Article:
- In ‘François Villon, Student, Poet and Housebreaker’ (written April-May 1877) ) he quotes from ‘De ménager sa volonté’ (Book III.10), using Cotton’s translation: ‘Shall we not dare to say of a thief,’ asks Montaigne, ‘that he has a handsome leg?’
- In ‘Crabbed Age and Youth’ (written just afterwards, July–August 1877) he writes: ‘While Calvin is putting everybody exactly right in his Institutes, and hot-headed Knox is thundering in the pulpit, Montaigne is already looking at the other side in his library in Perigord, and predicting that they will find as much to quarrel about in the Bible as they had found already in the Church’. This seems to be an allusion to a passage in ‘De l’expérience’ (Book III.13): ‘they but fool themselves, who think to lessen and stop our disputes by recalling us to the express words of the Bible: forasmuch as our mind does not find the field less spacious wherein to controvert the sense of another than to deliver his own; and as if there were less animosity and tartness in commentary than in invention’ (Cotton’s translation). Against this passage in this French edition, Stevenson has written ‘Calvin?’
- He quotes from ‘De l’expérience’ again in ‘A Night Among the Pines’ in Travels with a Donkey (written December 1878–January 1879), using Cotton’s translation again: ‘We are disturbed in our slumber only, like the luxurious Montaigne, ‘that we may the better and more sensibly relish it.’ We have a moment to look upon the stars.’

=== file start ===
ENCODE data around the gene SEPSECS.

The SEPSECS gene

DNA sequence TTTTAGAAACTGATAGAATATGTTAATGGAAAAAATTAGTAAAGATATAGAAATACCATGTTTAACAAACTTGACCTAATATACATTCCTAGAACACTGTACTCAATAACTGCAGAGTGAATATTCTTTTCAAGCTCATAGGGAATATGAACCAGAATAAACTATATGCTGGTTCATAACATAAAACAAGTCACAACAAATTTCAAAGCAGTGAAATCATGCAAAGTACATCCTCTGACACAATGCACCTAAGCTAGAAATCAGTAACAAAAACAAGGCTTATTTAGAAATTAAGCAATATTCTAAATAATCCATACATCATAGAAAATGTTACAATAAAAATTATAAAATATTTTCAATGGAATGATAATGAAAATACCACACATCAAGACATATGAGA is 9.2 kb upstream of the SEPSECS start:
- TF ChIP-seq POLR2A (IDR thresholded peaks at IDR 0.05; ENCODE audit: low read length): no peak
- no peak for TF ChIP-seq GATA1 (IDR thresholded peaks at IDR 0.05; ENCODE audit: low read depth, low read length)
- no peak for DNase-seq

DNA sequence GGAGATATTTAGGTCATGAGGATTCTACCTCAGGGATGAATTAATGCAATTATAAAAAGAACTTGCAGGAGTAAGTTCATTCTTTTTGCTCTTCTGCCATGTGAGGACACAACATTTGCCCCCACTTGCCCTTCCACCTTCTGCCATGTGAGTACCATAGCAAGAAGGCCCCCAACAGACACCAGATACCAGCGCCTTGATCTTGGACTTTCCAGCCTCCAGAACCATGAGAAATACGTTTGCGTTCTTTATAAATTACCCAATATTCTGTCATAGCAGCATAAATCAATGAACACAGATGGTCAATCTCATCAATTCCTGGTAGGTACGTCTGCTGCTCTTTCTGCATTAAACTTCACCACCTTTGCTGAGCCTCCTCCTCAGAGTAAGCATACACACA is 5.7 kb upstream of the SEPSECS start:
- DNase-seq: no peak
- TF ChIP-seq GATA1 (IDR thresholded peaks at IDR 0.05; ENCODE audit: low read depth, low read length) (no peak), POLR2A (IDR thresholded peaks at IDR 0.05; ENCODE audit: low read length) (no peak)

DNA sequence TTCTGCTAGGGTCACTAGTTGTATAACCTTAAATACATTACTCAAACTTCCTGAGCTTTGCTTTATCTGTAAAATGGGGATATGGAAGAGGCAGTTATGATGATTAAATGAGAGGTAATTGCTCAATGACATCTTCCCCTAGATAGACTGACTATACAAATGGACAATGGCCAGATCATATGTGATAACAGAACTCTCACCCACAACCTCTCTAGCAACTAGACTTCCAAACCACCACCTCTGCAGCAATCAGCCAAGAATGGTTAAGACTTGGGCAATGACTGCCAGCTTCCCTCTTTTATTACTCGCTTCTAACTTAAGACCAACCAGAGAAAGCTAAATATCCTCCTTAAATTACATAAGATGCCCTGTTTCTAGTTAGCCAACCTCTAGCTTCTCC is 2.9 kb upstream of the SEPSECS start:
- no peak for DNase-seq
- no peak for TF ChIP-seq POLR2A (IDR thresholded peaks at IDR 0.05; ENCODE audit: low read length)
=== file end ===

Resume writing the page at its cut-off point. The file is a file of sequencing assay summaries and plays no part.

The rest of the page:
This concentration is unsurprising: Book III contains Montaigne’s profoundest insights, in its affirmation of the value of experience, the unity of man and animals and nature, the need for toleration and sympathy, the relative nature of cultural norms. So, in his reading of Book III, Stevenson was concentrating on the most original and revolutionary aspects of Montaigne’s philosophy.
Part 3 of the posting
But this is getting over-long. A concise summary of markings will be the subject of a (I hope shorter) third posting.
Have you ever had that experience of approaching open-stack shelving, and seeing a gap at about the point where the book you want should be, and—first fearing, then hoping against hope, then knowing—as you reach the spot and trace your finger right and left along the call-numbers on the spines that, yes: the gap corresponds to that very book?
I had a similar experience the other day in the Beinecke Library with Robert-Louis Abrahamson, when we called up their copy of London (remember: the only copy outside the British Library and that one now “in quarantine”). The months from July to September, we had discovered, possibly contained four ‘articles’ by RLS. Here are the holdings—a full set, you might think, covering 1877-79. But when the ponderous volumes arrived and I asked for the one covering July to September 1878, I discovered that there is a curious gap in the series: that very period.